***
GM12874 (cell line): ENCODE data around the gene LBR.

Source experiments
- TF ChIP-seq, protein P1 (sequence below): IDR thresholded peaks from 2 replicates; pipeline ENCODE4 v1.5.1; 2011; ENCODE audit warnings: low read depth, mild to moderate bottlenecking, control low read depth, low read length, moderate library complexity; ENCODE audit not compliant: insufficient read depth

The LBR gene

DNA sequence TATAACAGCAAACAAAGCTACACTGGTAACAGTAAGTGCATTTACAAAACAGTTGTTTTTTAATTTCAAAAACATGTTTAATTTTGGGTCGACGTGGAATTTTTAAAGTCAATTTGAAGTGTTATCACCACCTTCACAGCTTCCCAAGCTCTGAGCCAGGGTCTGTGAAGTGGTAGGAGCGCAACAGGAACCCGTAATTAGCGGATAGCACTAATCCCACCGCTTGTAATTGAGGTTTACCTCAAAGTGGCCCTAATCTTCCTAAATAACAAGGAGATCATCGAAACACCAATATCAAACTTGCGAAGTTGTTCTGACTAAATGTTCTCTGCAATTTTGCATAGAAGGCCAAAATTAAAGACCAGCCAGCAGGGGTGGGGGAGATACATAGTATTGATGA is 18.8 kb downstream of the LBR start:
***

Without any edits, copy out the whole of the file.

GM12874 (cell line): ENCODE data around the gene LBR.

Source experiments
- TF ChIP-seq, protein P1 (sequence below): IDR thresholded peaks from 2 replicates; pipeline ENCODE4 v1.5.1; 2011; ENCODE audit warnings: low read depth, mild to moderate bottlenecking, control low read depth, low read length, moderate library complexity; ENCODE audit not compliant: insufficient read depth

The LBR gene

DNA sequence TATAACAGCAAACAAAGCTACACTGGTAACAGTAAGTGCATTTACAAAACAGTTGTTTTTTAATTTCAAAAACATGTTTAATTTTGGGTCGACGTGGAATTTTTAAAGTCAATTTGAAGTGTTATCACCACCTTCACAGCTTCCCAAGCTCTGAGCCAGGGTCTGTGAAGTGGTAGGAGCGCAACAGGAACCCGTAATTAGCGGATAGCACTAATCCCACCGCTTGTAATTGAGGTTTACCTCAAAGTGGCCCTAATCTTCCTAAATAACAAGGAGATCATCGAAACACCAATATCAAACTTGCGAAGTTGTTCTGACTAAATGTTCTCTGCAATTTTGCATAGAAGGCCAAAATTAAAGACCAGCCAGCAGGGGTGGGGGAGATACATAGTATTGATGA is 18.8 kb downstream of the LBR start: